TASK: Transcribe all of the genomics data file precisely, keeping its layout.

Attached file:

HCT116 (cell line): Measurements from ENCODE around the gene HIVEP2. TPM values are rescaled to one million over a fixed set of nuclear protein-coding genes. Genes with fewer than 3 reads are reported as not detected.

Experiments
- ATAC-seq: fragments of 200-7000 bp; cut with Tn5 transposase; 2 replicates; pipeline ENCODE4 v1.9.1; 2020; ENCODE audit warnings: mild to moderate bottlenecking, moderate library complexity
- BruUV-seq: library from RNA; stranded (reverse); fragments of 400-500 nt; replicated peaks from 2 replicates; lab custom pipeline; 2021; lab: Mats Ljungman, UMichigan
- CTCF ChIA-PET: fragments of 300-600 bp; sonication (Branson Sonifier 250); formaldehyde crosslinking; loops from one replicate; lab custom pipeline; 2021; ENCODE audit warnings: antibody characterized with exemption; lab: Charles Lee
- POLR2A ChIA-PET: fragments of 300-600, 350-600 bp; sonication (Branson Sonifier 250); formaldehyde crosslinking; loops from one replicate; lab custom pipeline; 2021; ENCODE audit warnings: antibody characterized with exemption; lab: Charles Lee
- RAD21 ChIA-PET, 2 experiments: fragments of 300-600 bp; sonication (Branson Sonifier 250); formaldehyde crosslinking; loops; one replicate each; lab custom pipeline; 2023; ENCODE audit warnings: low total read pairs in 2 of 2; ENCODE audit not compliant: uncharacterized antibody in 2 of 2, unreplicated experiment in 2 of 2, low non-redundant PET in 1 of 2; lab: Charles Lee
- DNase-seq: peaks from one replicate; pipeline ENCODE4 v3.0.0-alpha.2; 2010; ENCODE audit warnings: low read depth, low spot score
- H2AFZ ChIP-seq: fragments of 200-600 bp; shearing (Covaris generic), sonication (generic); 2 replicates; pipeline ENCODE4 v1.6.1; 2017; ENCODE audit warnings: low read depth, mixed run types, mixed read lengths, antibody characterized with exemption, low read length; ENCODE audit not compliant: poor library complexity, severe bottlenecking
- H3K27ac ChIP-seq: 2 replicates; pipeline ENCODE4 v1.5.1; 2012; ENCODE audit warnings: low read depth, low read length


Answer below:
HCT116 (cell line): Measurements from ENCODE around the gene HIVEP2. TPM values are rescaled to one million over a fixed set of nuclear protein-coding genes. Genes with fewer than 3 reads are reported as not detected.

Experiments
- ATAC-seq: fragments of 200-7000 bp; cut with Tn5 transposase; 2 replicates; pipeline ENCODE4 v1.9.1; 2020; ENCODE audit warnings: mild to moderate bottlenecking, moderate library complexity
- BruUV-seq: library from RNA; stranded (reverse); fragments of 400-500 nt; replicated peaks from 2 replicates; lab custom pipeline; 2021; lab: Mats Ljungman, UMichigan
- CTCF ChIA-PET: fragments of 300-600 bp; sonication (Branson Sonifier 250); formaldehyde crosslinking; loops from one replicate; lab custom pipeline; 2021; ENCODE audit warnings: antibody characterized with exemption; lab: Charles Lee
- POLR2A ChIA-PET: fragments of 300-600, 350-600 bp; sonication (Branson Sonifier 250); formaldehyde crosslinking; loops from one replicate; lab custom pipeline; 2021; ENCODE audit warnings: antibody characterized with exemption; lab: Charles Lee
- RAD21 ChIA-PET, 2 experiments: fragments of 300-600 bp; sonication (Branson Sonifier 250); formaldehyde crosslinking; loops; one replicate each; lab custom pipeline; 2023; ENCODE audit warnings: low total read pairs in 2 of 2; ENCODE audit not compliant: uncharacterized antibody in 2 of 2, unreplicated experiment in 2 of 2, low non-redundant PET in 1 of 2; lab: Charles Lee
- DNase-seq: peaks from one replicate; pipeline ENCODE4 v3.0.0-alpha.2; 2010; ENCODE audit warnings: low read depth, low spot score
- H2AFZ ChIP-seq: fragments of 200-600 bp; shearing (Covaris generic), sonication (generic); 2 replicates; pipeline ENCODE4 v1.6.1; 2017; ENCODE audit warnings: low read depth, mixed run types, mixed read lengths, antibody characterized with exemption, low read length; ENCODE audit not compliant: poor library complexity, severe bottlenecking
- H3K27ac ChIP-seq: 2 replicates; pipeline ENCODE4 v1.5.1; 2012; ENCODE audit warnings: low read depth, low read length